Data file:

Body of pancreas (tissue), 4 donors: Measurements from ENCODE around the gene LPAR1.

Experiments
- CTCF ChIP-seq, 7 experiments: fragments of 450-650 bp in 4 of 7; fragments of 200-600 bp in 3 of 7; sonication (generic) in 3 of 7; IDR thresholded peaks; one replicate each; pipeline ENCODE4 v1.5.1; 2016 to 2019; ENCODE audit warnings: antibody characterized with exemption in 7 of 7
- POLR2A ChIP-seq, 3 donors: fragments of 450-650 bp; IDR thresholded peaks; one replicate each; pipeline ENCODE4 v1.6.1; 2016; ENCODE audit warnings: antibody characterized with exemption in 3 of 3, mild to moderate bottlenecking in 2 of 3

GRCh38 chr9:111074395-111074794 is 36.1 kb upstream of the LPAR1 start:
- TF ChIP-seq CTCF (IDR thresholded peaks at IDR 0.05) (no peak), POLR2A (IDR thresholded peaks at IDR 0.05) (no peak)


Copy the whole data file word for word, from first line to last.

Body of pancreas (tissue), 4 donors: Measurements from ENCODE around the gene LPAR1.

Experiments
- CTCF ChIP-seq, 7 experiments: fragments of 450-650 bp in 4 of 7; fragments of 200-600 bp in 3 of 7; sonication (generic) in 3 of 7; IDR thresholded peaks; one replicate each; pipeline ENCODE4 v1.5.1; 2016 to 2019; ENCODE audit warnings: antibody characterized with exemption in 7 of 7
- POLR2A ChIP-seq, 3 donors: fragments of 450-650 bp; IDR thresholded peaks; one replicate each; pipeline ENCODE4 v1.6.1; 2016; ENCODE audit warnings: antibody characterized with exemption in 3 of 3, mild to moderate bottlenecking in 2 of 3

GRCh38 chr9:111074395-111074794 is 36.1 kb upstream of the LPAR1 start:
- TF ChIP-seq CTCF (IDR thresholded peaks at IDR 0.05) (no peak), POLR2A (IDR thresholded peaks at IDR 0.05) (no peak)